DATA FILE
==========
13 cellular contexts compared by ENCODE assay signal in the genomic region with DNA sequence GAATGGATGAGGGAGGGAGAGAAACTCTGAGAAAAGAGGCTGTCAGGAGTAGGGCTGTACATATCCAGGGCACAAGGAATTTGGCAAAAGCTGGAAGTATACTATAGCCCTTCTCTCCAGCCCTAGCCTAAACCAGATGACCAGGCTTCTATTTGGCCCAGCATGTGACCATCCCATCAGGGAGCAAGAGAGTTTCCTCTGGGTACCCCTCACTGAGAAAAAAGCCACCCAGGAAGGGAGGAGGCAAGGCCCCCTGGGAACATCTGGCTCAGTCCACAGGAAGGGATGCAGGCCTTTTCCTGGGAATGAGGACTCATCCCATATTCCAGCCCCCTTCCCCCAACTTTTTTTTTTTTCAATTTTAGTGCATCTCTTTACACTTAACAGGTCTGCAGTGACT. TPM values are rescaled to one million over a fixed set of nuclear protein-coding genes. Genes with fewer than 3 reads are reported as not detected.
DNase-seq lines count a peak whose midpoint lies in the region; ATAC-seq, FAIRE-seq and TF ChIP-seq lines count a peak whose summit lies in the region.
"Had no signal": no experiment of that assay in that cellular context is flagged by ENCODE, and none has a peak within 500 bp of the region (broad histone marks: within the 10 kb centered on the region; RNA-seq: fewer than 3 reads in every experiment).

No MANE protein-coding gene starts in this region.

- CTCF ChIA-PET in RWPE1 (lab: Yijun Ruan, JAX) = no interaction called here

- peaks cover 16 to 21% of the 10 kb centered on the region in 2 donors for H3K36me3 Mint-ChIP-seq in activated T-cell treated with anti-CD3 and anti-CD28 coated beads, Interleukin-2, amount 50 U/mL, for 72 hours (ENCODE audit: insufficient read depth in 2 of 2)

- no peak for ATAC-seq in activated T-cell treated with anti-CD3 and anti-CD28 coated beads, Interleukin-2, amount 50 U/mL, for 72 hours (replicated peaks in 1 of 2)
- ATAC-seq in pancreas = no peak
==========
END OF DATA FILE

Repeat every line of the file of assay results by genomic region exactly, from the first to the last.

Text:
13 cellular contexts compared by ENCODE assay signal in the genomic region with DNA sequence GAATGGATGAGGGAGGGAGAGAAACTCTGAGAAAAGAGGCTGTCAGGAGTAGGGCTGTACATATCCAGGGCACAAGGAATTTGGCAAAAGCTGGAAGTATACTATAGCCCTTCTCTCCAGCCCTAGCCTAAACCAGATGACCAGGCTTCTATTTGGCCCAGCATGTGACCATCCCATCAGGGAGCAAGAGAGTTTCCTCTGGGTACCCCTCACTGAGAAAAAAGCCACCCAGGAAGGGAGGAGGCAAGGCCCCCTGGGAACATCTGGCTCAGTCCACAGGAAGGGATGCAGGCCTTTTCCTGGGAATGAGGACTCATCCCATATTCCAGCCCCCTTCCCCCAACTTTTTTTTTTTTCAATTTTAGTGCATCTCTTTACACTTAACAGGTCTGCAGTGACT. TPM values are rescaled to one million over a fixed set of nuclear protein-coding genes. Genes with fewer than 3 reads are reported as not detected.
DNase-seq lines count a peak whose midpoint lies in the region; ATAC-seq, FAIRE-seq and TF ChIP-seq lines count a peak whose summit lies in the region.
"Had no signal": no experiment of that assay in that cellular context is flagged by ENCODE, and none has a peak within 500 bp of the region (broad histone marks: within the 10 kb centered on the region; RNA-seq: fewer than 3 reads in every experiment).

No MANE protein-coding gene starts in this region.

- CTCF ChIA-PET in RWPE1 (lab: Yijun Ruan, JAX) = no interaction called here

- peaks cover 16 to 21% of the 10 kb centered on the region in 2 donors for H3K36me3 Mint-ChIP-seq in activated T-cell treated with anti-CD3 and anti-CD28 coated beads, Interleukin-2, amount 50 U/mL, for 72 hours (ENCODE audit: insufficient read depth in 2 of 2)

- no peak for ATAC-seq in activated T-cell treated with anti-CD3 and anti-CD28 coated beads, Interleukin-2, amount 50 U/mL, for 72 hours (replicated peaks in 1 of 2)
- ATAC-seq in pancreas = no peak